I realised that I never did the second part of the “Ethics and Sportsmanship” essay.
Truth be told – I have enjoyed a bit of time away from the frenzy of competitive football, especially now that I am no longer able to follow the random bits and pieces that is the SKY TV coverage of the NZ Premiership, anyway.
On the other hand I usually like to follow through with my public announcements and promises.
So, here is the second part:
Spectators’ and officials’ roles
In most ways it is really simple.
Spectators cannot abuse players, other spectators and officials verbally, let alone physically.
Physically attacking officials, players or other spectators (key word here is “attacking” – not defending oneself when BEING attacked, as self-defence is anyone’s right- at least OFF the field) is just as disgusting and unlawful as it is in any other location or context. There is no place for hooliganism.
Protecting officials, in particular, by interpreting any physical contact – even as minor as holding someone’s sleeve etc. – as out of bounds is the right thing to do and everyone simply needs to understand that one CANNOT touch an official – ever.
End of story.
What constitutes verbal abuse, of course, can be debated and I am sure different people will come up with different definitions.
Insults (typically of homophobic and racist nature) and name calling and/or making threatening gestures towards players or officials (or other spectators) is abuse in my book.
Having been personally subjected to all of the above over the last 10 years – in person or virtually in a local anonymous internet forum – I have a fairly good understanding of how disgusting and upsetting (as well as pathetic) this can be.
All of the above is nothing less than verbal violence and simply intolerable.
End of story.
Some people will interpret any disapproving noise or comment coming from the side lines or grand stands as abuse, though.
I disagree with such an extreme interpretation. Making some noise and cheering and – yes – even “booing” and whistling (NOT insulting – two different things!) when being unhappy with players’ or officials’ performances is something that should be tolerated and even expected at a spectator sport such as football. If we disallowed that then the whole thing would turn into an utmost sterile event. I have “experienced” such football matches with a completely lethargic crowd and with less of an “atmosphere” than a visit to any average cemetery at midnight in the middle of Winter would provide.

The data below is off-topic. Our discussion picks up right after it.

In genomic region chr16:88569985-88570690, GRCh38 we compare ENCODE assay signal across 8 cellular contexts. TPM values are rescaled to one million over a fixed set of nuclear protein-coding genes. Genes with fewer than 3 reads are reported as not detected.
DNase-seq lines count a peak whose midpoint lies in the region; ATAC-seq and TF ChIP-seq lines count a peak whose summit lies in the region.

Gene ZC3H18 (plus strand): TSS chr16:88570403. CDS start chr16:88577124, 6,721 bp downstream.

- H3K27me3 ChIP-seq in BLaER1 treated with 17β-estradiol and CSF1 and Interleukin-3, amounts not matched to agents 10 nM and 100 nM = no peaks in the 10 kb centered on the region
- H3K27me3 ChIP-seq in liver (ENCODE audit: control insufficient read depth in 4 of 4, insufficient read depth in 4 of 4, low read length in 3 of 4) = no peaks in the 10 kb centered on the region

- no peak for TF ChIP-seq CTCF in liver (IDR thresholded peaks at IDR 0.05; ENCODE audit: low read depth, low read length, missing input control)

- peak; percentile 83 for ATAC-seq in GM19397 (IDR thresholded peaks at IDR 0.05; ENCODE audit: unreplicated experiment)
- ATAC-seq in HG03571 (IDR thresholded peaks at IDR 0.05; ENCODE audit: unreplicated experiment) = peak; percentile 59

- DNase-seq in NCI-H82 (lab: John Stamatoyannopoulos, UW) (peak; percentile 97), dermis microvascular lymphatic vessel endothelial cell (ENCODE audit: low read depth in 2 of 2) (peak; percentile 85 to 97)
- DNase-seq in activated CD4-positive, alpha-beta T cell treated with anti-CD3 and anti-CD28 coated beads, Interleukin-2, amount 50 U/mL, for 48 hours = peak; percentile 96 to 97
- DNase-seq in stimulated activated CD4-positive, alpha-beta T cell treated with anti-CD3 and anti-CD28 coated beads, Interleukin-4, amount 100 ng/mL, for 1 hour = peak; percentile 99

Is there any point to “booing” and yelling (no insults !) and does it benefit one’s supported team, though?
If anything, I often have the impression that officials being “pressured” like that will “dig in” rather than reflecting on their decisions and correcting their approach.
And that is the exact opposite of what the “effort” of an upset spectator aims at: pointing out that one’s supported team appears to be disadvantaged by decisions and reminding the official that “consistency” is the key to good and fair officiating.
Have I been “sucked into this” – objectively unbecoming – behaviour at times?
Am I proud of it?
How come, then, that someone of reasonable intelligence and self-control in everyday life would get “sucked into” expressing themselves by making loud and weird disapproving noises or remarks (not insults!)?
Here we come to the role of the officials.
While it has been said elsewhere that it is not the officials’ job and responsibility to control others’ emotions I’d like to point out that is IS an official’s responsibility to make sure – as best as humanely possible – that the official rules of the game apply to BOTH teams and ALL players equally.
It IS – by definition – the official’s responsibility to control the match and involved parties’ behaviour (players and team officials) by applying sanctions such as warnings and yellow/red cards. That’s the point of these sanctions – reinforcing acceptable (i.e. sportsmanship-like) behaviour and to discourage unacceptable (i.e. gamesmanship-like) behaviour.
Equally lenient or equally strict – that does not matter as long as the decisions are CONSISTENT.